soundtracking with Robert Szkolnicki: Consumption, collection and compensationJuly 11, 2012
In any normal month, revealing the Polaris Music Prize long list would top the charts in music news and discussion. Who was on the list? Who was left out? Who have I not heard of before?
This past June however was not a normal month.
Large and small web sites with hundreds of comments featured some great discussion about the consumption and collection of music by fans, and the compensation or lack of back to the musicians. At least that’s what I think it was about. Internet discussions go all over the place.
This is not light summer reading, however worth the time. If you have seen links to only one or two then I suggest checking out some of ones that crossed my news feed. Along with the ideas and opinions from all the readings, I found some new voices (and web sites) to follow.
The month in review …
June 1, Bob Boilen of NPR explains in I Just Deleted All My Music that he has transferred his music collection to the internet and the internet is how he will listen to it. For someone who has built a music collection over thirty or forty years, this “experiment” is big. It calls into question our need for our music to be physical. Do we need CDs? Do we need liner notes? And what happens when we do not get a good wireless signal on the phone? You can hear Bob talk about this with J. Sperling Reich and Michael Giltz on Showbiz Sandbox -Episode 151.
June 16, on NPR again, intern Emily White follows up Bob Boilen’s blog post with a younger generation’s perspective in I Never Owned Any Music to Begin With. She describes that her music collection was never physical. She owns few CDs. Her music library is a collection of files on a computer built with iTunes, through friendships, and close proximity to a college radio station library. She worries about artists not being compensated enough however buying CDs is not convenient.
Like the original blog post, this one adds another voice that music does not need to be on physical media. Both of articles even mention the future might be in streaming services like Spotify (or Rdio). Unlike the original, this one brings up the topic of compensation to artists. And this is when the conversation goes to eleven.
June 18, David Lowery on The Trichordist wrote a critical response called Letter to Emily White at NPR All Songs Considered. His response is long, detailed and while centered on the topic of her lack of compensation to musicians also contains other tracks including the music business and “free culture”. I really cannot sum it up other than saying that he recommends that she (and we) do more to support artists. (Why do I get the feeling this is not the last time we are going to hear more speeches like this. No wait, we did. “Listen here, Internet Girl” – Aaron Sorkin).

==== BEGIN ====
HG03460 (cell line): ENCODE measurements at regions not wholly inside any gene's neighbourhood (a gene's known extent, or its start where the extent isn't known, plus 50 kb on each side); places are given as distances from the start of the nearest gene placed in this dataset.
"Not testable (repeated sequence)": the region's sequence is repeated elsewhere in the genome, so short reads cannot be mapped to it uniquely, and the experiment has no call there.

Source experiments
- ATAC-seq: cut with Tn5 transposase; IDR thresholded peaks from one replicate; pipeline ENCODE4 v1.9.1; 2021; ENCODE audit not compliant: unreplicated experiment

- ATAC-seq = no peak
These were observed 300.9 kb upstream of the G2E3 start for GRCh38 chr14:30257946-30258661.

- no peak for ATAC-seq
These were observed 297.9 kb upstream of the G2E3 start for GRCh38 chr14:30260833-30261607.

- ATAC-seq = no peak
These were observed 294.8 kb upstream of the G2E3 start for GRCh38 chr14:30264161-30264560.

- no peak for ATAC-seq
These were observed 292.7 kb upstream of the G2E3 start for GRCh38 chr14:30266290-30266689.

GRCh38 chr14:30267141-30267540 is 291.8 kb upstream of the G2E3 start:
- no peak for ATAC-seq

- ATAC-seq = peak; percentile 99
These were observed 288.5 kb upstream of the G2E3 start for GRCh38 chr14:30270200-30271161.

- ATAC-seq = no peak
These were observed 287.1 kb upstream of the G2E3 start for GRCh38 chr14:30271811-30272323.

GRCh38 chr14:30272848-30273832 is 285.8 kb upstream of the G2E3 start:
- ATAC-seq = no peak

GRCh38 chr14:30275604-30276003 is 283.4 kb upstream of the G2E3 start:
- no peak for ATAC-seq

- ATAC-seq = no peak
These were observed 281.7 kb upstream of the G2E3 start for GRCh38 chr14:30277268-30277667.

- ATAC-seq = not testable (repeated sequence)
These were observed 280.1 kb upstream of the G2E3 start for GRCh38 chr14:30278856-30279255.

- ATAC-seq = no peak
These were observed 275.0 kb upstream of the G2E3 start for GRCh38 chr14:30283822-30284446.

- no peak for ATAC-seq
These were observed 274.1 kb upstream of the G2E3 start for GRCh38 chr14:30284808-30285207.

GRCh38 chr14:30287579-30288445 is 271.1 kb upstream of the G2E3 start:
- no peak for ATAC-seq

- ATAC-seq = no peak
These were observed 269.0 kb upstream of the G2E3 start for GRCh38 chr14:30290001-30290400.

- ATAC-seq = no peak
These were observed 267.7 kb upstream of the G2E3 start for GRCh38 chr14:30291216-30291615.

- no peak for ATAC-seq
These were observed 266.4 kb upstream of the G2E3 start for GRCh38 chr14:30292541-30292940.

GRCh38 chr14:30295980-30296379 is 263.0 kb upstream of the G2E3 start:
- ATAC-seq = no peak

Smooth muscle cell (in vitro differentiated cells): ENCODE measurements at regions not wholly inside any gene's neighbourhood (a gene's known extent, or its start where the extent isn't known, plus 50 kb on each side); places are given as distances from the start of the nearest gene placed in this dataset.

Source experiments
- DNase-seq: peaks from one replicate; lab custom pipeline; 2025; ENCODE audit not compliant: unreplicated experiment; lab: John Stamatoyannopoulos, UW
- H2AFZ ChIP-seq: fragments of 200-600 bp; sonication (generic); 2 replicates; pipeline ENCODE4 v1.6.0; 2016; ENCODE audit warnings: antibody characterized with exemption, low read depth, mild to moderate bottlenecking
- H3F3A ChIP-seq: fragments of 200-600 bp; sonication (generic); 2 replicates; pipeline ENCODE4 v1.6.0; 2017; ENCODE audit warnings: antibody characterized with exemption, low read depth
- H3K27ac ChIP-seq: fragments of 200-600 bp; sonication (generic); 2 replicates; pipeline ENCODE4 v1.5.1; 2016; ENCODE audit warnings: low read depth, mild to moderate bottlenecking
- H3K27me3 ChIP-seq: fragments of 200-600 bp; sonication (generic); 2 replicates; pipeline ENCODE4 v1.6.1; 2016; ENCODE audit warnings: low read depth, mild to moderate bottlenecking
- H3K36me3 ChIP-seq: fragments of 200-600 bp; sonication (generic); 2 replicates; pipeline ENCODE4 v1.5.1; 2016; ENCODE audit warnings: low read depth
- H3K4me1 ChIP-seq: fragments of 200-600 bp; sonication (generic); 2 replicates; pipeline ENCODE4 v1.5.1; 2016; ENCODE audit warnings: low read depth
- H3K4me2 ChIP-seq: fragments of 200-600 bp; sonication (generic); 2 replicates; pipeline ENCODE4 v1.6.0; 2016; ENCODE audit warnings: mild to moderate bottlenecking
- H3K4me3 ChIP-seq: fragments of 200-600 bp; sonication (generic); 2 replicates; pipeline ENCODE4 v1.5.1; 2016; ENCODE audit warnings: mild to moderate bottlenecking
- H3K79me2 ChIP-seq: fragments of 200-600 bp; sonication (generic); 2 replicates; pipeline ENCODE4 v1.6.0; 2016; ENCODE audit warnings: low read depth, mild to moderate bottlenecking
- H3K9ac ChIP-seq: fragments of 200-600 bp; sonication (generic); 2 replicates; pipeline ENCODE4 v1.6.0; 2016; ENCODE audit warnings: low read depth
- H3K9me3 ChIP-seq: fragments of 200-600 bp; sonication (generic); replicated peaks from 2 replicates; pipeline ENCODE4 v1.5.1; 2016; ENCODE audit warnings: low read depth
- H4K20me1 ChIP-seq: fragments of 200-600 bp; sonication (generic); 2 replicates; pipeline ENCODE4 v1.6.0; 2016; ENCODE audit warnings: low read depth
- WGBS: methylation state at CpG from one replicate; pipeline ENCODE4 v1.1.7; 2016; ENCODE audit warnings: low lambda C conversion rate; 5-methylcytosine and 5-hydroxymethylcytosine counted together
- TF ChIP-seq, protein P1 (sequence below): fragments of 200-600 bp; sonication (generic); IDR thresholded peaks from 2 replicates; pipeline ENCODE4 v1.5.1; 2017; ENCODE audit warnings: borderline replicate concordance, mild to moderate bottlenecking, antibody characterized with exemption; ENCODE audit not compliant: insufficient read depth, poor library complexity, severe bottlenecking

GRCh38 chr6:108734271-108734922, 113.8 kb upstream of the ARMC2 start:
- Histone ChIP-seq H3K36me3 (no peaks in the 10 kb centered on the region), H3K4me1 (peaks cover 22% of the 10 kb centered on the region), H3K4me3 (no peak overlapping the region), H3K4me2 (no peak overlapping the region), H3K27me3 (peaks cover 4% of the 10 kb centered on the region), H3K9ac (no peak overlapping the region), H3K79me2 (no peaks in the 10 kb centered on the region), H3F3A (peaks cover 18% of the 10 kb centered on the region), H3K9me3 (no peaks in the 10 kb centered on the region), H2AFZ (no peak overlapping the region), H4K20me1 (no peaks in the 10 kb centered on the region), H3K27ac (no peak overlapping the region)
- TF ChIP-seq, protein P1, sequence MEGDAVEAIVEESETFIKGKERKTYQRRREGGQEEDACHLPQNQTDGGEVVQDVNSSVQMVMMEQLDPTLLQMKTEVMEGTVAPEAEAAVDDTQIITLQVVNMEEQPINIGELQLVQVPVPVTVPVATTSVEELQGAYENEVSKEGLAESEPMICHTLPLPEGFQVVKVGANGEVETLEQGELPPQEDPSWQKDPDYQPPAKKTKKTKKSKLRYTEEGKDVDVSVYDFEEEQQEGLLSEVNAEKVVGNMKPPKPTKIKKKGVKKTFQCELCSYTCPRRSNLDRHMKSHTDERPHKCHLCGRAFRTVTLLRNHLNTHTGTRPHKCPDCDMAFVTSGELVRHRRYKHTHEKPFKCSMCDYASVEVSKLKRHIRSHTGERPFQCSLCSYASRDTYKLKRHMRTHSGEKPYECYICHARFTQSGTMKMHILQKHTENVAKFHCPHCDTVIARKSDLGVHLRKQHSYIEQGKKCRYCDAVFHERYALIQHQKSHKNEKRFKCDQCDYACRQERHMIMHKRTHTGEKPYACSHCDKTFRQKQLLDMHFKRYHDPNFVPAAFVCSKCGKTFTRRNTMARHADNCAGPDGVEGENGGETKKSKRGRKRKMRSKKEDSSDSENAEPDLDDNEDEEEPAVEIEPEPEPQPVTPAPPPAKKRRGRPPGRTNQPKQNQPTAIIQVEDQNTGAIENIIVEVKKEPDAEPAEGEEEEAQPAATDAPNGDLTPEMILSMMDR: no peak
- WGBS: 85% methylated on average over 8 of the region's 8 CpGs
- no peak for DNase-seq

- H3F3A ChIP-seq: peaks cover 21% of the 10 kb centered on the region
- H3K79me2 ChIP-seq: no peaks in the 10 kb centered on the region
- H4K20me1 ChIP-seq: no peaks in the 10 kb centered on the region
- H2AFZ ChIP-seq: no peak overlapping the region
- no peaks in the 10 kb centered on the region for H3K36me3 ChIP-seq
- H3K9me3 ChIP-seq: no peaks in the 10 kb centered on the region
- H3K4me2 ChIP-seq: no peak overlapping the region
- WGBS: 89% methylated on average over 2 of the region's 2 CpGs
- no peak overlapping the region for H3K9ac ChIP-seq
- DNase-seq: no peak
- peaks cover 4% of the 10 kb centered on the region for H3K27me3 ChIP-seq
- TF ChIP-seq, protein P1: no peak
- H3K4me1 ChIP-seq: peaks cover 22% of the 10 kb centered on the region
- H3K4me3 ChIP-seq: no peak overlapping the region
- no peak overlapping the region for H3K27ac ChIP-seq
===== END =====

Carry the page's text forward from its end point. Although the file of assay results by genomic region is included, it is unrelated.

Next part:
June 19, NPR’s Robin Hilton wrote A Perpetual Debate: Owning Music In The Digital Age that acknowledges the large and critical response to Emily White’s essay. More links in that piece.
June 19, Travis Morrison wrote in the Huffington Post Hey Dude From Cracker, I’m Sorry, I Stole Music Like These Damned Kids When I Was A Kid. This was a response to Lowery and to everyone that is surprised that music piracy still happens.
June 20, Tyler Munro at AUX.TV sums things up so far with Members of Camper Van Beethoven, Dismemberment Plan talk music piracy after NPR intern admits she rarely buys any.
If these articles, of which more are sure to come, say anything, it’s that the issue has never been how people have been getting their music. It’s how artists have, or haven’t, been getting paid. That’s what needs to change.
More articles came.
June 20, The Wiggly Tendrils added a current musician’s voice to the discussion with Digital Albums with Real Value. If you want to know how to support a small band then its worth a read. (Worth more would be buying something from them.)
June 21, Eliot Van Buskirk on evolver.fm wrote David Lowery Might Be Right About Some Things, But He’s Wrong About Streaming, Money, and Artists which challengs the information that Lowery uses about compensation.
June 22, Mike Johnston at The Online Photographer wrote L’Affaire de Emily White. When the discussion falls into non-music blogs then you know this is something special. The main focus of TOP is photography however Mike is a music guy too. And he has been around for a while. If you are worn out by reading all the comments on the previous web sites then give Mike a read.
June 22, AUX.TV’s discusses the discussion in their HITS AND MISSES PODCAST: Cramming into a free Flaming Lips show, the Emily White controversy, and the greatness of Usher.
June 26, Cory Doctorow on BoingBoing collects thoughts and links challenging David Lowery’s stance on “free culture” – Rebuttals to David Lowery’s indictment of “free culture” and its alleged murder of musicians. If you didn’t know who David Lowery was before the month started, you do now. Expect to see his name on one side of a debate about the music business and intellectual property.
June 27, John Paul Titlow on Read Write Web published Music Piracy Debate Reignites Despite Evidence That Digital Distribution Pays which adds a final note to r this month’s numbeone topic.
The month may have ended but the discussion will continue.
Happy summer everyone!